AUBURN (CBS13) — Cal Fire is warning fire season is creeping up and will return with a vengeance after California’s drought killed millions of trees.
Fire officials are warning that those drought-damaged trees pose an even greater threat than ever.READ MORE: Looting Suspect Accused Of Dozens Of Thefts Arrested In South Lake Tahoe
Images of the Fresno County foothills show the spread of dying trees, and the reason Cal Fire has hired hundreds of new firefighters just to start fuel reduction.
In 2013, the Rim Fire burned tens of thousands of acres in the Stanislaus National Forest. It was in the middle of California’s devastating drought when an estimated 3 million trees died off.
Fast forward a few years into the drought. The dry weather and destructive bark beetles have killed off 29 million trees across California. In Auburn, recent rains have made way for lush green hillsides, but a close look reveals pockets of brown trees. Cal Fire spokesman Daniel Berlant says the tree die-off continues to move north.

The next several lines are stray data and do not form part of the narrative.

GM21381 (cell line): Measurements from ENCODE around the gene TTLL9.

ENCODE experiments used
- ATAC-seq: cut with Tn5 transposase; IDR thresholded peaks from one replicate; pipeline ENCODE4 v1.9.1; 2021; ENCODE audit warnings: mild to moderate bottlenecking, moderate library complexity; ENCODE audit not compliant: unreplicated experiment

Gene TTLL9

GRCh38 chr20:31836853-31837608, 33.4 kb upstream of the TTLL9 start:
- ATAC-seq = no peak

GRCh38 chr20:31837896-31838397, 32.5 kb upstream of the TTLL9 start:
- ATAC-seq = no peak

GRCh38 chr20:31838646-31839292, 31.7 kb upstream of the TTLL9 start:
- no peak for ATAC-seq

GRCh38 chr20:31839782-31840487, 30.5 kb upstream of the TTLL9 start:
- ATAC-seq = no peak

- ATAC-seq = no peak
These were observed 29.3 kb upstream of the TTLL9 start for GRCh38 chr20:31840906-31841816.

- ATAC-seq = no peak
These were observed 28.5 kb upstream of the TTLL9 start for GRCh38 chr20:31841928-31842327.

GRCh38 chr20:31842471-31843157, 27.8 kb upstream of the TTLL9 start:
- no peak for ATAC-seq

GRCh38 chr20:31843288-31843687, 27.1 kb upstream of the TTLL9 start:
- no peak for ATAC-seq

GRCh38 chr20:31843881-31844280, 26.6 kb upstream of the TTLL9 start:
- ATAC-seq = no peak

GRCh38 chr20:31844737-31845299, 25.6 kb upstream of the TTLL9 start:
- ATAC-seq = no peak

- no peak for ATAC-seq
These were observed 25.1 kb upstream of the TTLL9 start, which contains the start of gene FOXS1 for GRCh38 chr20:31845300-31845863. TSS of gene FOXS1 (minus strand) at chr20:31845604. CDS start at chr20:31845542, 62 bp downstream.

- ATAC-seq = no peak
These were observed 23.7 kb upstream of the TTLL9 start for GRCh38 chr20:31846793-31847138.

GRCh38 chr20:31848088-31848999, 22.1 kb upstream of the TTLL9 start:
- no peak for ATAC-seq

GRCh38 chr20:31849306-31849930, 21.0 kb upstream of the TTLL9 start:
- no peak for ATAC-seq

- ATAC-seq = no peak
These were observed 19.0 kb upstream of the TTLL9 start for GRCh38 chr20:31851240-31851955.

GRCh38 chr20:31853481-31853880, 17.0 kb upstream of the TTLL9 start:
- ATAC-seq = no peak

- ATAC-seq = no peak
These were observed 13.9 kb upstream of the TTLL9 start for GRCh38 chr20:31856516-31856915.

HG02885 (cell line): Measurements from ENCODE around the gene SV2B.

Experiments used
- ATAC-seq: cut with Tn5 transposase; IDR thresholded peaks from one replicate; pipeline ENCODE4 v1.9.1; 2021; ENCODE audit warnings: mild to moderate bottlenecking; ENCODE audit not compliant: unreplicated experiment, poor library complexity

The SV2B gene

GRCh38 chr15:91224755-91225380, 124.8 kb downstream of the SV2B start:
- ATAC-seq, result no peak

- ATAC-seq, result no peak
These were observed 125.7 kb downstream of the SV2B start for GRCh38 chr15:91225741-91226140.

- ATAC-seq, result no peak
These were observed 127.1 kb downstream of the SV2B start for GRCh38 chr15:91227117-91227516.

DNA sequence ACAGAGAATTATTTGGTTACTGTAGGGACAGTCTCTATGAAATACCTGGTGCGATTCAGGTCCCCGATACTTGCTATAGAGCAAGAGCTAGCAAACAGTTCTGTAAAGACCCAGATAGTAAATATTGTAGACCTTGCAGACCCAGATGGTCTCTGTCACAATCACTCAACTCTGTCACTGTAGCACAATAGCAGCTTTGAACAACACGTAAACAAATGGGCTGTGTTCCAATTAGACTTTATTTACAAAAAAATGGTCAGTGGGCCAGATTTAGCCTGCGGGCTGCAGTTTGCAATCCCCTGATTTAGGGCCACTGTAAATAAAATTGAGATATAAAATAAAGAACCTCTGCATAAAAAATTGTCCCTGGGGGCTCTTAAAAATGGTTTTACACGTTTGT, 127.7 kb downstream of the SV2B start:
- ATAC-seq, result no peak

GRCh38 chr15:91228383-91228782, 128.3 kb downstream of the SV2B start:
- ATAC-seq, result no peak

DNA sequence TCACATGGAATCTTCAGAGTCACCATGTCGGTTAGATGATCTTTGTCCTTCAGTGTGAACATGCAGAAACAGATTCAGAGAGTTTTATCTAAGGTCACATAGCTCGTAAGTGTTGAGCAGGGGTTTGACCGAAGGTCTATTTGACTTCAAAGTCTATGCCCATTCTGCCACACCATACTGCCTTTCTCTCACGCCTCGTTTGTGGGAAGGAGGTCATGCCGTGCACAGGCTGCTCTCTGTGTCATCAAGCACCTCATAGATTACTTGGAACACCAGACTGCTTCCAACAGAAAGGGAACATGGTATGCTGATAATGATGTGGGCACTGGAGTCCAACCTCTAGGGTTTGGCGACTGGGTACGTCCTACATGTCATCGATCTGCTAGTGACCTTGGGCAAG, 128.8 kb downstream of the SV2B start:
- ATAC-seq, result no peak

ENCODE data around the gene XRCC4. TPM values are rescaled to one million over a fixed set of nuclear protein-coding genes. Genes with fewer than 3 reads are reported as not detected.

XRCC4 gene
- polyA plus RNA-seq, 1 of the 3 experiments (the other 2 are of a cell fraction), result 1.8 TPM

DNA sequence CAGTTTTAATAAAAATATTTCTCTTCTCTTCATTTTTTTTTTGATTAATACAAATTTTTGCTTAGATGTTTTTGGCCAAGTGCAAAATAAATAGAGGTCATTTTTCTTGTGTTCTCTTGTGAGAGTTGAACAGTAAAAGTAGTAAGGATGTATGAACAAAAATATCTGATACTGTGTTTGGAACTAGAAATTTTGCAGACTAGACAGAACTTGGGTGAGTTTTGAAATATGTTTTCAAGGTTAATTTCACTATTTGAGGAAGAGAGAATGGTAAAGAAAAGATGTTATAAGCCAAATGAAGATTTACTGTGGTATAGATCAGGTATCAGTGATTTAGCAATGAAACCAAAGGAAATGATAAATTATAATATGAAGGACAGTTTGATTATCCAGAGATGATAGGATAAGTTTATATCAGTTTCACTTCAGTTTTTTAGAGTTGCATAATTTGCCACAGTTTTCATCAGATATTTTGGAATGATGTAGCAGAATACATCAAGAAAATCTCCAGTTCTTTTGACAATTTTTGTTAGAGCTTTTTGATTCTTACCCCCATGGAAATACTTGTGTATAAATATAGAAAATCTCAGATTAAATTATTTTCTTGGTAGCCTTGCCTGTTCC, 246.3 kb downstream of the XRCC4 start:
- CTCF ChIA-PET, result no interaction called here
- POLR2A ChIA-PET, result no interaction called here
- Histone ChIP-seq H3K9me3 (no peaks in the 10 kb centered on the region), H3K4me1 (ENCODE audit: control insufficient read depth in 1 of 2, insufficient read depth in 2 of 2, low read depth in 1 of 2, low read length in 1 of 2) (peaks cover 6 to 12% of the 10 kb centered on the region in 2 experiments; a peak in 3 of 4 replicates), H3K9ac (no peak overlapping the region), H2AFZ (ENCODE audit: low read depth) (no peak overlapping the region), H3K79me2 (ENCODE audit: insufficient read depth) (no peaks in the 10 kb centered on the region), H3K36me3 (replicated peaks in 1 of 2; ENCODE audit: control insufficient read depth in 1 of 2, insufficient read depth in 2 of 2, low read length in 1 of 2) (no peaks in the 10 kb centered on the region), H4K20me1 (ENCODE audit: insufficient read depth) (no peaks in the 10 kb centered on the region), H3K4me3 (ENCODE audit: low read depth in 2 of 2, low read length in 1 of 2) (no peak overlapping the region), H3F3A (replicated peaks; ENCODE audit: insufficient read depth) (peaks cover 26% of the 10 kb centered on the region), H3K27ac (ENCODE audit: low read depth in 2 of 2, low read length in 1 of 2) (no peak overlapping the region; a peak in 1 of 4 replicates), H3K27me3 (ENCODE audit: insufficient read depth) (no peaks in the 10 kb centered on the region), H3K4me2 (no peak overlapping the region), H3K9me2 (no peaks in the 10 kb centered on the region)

“Further into Amador County, El Dorado County, and Placer and we continue to work with those counties to provide help for the homeowner,” he said.
It’s a race against time to get to the trees before they become more dangerous.READ MORE: Memorial Service For Fallen Marine Sgt. Nicole Gee Held In Roseville
“This is not just a fire threat, it’s a public safety threat on a very large scale,” he said.
Crews have been aggressively removing the dead trees, but for each one on the road, there are seemingly thousands left to cut down.
Still, park ranger Scott Liske says it hasn’t stopped tourists from coming out to take in the beauty.
“Some people are really passionate about the trees, you know we have those incredibly large sequoias,” he said.
Cal Fire will do another aerial survey this summer to see how much worse the die-off gets by then.MORE NEWS: Suspect Armed With An Ax Arrested In Stockton
Meanwhile, now is the time to focus on defensible space around your property, says Cal Fire.